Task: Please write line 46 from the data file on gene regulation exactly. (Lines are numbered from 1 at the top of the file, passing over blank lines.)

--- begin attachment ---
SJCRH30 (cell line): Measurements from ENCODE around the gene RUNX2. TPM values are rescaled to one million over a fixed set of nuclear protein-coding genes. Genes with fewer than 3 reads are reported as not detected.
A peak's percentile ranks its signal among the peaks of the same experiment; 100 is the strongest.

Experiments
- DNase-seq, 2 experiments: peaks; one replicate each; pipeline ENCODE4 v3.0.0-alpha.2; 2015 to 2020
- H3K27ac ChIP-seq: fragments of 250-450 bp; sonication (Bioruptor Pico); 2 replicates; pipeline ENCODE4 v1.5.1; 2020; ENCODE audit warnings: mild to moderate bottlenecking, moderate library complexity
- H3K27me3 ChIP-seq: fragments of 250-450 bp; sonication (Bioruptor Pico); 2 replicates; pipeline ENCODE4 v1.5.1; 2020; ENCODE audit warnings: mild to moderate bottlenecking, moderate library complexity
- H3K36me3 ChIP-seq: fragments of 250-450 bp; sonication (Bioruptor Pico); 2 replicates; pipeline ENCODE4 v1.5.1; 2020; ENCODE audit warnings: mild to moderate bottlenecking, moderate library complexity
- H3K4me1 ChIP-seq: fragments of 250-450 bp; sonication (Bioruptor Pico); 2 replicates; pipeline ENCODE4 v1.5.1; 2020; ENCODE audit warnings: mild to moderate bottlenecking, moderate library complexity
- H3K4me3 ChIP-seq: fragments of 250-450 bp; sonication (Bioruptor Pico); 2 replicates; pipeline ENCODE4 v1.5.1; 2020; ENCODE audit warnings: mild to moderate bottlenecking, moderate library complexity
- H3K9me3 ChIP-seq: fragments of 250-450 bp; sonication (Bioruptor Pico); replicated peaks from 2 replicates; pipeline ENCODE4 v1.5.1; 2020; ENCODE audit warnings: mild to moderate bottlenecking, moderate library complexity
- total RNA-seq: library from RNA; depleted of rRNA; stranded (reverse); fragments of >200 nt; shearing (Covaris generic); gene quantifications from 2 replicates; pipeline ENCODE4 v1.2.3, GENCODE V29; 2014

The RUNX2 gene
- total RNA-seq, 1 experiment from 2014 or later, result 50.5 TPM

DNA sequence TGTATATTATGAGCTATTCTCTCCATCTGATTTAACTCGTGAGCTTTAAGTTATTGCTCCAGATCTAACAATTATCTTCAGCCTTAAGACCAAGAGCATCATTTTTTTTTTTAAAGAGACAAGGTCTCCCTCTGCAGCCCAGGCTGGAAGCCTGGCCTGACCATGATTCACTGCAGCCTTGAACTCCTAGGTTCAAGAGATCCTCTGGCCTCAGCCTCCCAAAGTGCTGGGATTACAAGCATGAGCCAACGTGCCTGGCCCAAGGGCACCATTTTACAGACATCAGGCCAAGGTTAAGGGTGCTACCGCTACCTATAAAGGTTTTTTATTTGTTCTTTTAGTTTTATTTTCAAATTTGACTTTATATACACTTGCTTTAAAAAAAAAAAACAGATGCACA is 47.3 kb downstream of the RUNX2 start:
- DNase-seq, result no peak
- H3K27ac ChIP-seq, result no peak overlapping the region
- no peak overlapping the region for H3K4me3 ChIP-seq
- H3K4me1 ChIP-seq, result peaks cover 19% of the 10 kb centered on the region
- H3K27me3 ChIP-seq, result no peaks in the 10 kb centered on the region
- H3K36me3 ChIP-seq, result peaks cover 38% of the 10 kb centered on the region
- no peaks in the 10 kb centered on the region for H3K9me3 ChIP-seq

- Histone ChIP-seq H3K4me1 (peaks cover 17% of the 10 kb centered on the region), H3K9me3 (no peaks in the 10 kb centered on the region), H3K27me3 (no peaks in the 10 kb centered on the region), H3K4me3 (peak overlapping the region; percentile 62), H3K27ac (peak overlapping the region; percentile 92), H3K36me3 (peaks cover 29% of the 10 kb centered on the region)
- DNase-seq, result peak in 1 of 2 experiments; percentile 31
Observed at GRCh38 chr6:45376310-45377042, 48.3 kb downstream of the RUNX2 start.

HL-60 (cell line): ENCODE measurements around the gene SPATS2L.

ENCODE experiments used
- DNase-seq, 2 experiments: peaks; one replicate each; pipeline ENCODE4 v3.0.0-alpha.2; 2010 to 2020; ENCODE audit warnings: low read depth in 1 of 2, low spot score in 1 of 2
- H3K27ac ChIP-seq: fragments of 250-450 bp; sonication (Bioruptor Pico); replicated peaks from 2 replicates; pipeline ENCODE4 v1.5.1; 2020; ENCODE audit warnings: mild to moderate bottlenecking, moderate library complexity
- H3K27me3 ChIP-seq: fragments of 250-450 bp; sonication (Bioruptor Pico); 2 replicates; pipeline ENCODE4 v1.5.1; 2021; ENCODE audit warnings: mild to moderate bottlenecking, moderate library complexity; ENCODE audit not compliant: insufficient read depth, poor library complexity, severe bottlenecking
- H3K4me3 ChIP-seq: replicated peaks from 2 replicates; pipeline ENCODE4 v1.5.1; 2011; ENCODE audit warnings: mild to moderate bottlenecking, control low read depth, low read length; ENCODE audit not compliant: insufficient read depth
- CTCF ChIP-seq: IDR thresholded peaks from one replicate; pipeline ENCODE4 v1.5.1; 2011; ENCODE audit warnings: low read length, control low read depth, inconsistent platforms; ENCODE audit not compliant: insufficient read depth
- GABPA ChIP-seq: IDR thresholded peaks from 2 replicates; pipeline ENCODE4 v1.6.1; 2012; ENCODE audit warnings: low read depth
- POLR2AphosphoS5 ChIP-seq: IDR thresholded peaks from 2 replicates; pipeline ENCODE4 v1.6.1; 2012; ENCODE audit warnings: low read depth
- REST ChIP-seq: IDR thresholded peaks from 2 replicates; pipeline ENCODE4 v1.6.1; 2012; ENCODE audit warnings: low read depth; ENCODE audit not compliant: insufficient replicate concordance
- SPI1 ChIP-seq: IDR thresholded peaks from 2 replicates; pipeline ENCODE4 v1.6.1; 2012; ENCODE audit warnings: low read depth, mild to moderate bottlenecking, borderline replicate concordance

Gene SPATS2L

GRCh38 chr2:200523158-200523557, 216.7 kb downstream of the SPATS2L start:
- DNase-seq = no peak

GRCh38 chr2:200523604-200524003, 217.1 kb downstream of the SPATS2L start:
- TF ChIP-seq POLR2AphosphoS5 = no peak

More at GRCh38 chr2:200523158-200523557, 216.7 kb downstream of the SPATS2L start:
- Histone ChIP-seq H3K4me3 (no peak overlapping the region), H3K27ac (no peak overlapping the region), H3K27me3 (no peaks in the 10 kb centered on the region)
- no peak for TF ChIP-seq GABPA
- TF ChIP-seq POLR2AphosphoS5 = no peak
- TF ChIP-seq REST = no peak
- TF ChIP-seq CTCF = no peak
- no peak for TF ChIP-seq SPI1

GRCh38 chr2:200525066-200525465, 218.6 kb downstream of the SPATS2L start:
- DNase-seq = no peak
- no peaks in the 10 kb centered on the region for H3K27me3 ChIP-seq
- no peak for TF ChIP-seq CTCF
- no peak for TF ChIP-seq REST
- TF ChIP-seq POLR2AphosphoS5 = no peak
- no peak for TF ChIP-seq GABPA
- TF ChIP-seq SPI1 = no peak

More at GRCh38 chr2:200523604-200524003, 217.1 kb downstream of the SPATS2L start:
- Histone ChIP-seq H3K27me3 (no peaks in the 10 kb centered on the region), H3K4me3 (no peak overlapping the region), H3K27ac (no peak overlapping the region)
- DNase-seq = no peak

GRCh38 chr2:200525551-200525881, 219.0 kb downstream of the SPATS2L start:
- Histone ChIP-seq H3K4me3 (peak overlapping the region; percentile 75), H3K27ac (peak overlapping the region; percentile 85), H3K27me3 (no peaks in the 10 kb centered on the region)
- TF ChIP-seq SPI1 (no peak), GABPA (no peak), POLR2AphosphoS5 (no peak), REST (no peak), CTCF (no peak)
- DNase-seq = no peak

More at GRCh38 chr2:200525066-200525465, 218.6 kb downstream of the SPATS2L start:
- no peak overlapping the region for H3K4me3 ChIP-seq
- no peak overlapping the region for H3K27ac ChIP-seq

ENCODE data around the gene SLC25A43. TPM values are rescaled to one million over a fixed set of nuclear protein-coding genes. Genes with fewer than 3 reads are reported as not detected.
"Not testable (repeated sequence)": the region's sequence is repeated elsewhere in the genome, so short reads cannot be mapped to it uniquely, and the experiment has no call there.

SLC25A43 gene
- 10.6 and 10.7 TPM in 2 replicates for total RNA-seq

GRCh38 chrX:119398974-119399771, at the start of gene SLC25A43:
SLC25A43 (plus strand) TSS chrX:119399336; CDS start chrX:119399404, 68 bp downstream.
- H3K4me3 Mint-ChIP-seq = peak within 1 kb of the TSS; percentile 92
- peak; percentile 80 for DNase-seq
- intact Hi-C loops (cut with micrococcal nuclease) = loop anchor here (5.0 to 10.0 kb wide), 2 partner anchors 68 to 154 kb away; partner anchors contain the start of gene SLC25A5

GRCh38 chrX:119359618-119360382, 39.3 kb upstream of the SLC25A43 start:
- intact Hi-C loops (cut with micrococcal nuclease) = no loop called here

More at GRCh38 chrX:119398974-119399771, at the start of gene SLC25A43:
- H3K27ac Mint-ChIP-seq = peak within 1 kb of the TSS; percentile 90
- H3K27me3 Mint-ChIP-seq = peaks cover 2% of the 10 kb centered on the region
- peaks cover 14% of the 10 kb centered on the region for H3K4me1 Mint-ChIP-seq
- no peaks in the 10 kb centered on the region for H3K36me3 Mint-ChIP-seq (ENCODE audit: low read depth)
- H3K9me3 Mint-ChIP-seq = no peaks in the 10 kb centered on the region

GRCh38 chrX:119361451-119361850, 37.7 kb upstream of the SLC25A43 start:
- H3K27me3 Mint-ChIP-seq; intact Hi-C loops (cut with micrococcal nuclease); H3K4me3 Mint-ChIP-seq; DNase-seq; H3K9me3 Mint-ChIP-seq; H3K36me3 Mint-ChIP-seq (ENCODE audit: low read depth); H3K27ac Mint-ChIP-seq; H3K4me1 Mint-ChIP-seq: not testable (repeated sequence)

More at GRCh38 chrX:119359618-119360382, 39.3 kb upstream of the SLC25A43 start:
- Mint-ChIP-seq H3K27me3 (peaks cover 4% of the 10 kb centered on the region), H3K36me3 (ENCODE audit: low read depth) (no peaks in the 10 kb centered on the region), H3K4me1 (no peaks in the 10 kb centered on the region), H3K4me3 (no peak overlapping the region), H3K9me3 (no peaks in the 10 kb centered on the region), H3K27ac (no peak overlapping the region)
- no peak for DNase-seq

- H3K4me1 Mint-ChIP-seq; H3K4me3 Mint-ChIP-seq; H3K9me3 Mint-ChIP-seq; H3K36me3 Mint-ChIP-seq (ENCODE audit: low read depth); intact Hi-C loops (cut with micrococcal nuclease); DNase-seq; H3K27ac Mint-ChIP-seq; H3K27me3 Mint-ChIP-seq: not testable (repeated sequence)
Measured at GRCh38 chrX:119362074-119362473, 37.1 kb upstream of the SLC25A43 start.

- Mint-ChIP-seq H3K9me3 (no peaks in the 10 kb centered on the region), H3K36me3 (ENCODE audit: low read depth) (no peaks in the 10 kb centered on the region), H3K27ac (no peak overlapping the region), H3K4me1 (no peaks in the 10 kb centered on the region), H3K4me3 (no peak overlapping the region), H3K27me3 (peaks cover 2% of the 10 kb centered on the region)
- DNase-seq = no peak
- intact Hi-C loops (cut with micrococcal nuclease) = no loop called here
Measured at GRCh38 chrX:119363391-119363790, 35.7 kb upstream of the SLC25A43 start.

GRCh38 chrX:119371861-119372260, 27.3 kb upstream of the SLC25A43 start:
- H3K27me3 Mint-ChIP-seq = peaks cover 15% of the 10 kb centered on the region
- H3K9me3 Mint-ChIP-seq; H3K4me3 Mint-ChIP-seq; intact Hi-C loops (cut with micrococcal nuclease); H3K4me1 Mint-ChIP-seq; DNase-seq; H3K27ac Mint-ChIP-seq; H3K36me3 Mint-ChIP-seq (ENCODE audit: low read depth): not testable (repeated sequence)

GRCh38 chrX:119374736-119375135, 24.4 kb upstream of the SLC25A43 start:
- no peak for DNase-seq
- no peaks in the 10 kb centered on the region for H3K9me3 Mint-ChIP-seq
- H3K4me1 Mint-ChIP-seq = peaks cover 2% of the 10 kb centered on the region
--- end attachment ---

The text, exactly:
- TF ChIP-seq CTCF = no peak